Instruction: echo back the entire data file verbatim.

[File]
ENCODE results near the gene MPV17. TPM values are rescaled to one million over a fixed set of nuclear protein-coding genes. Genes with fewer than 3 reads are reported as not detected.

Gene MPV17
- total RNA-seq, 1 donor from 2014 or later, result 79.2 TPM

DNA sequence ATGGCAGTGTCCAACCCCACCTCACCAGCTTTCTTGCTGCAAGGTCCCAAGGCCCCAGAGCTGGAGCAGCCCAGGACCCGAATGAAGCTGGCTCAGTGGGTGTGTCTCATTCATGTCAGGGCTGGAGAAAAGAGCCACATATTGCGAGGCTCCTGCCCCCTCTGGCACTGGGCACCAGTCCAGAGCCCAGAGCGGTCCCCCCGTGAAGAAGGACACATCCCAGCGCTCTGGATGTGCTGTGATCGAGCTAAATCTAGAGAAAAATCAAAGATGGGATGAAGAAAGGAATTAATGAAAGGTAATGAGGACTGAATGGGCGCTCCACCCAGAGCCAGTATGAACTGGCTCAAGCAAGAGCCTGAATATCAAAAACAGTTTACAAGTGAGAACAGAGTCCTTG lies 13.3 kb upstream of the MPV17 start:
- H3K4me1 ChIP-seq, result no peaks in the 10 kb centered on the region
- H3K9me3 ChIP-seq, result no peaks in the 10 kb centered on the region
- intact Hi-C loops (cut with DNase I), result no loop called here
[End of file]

ENCODE results near the gene MPV17. TPM values are rescaled to one million over a fixed set of nuclear protein-coding genes. Genes with fewer than 3 reads are reported as not detected.

Gene MPV17
- total RNA-seq, 1 donor from 2014 or later, result 79.2 TPM

DNA sequence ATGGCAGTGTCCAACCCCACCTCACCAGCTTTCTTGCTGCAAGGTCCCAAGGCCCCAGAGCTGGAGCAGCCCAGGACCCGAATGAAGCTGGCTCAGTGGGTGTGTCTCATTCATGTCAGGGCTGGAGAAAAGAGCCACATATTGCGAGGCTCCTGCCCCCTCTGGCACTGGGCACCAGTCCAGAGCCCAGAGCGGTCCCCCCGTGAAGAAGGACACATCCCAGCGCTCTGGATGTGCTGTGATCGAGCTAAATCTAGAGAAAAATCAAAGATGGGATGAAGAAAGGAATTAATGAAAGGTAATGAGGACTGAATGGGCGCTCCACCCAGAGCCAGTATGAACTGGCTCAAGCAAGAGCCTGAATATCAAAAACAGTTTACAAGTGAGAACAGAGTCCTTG lies 13.3 kb upstream of the MPV17 start:
- H3K4me1 ChIP-seq, result no peaks in the 10 kb centered on the region
- H3K9me3 ChIP-seq, result no peaks in the 10 kb centered on the region
- intact Hi-C loops (cut with DNase I), result no loop called here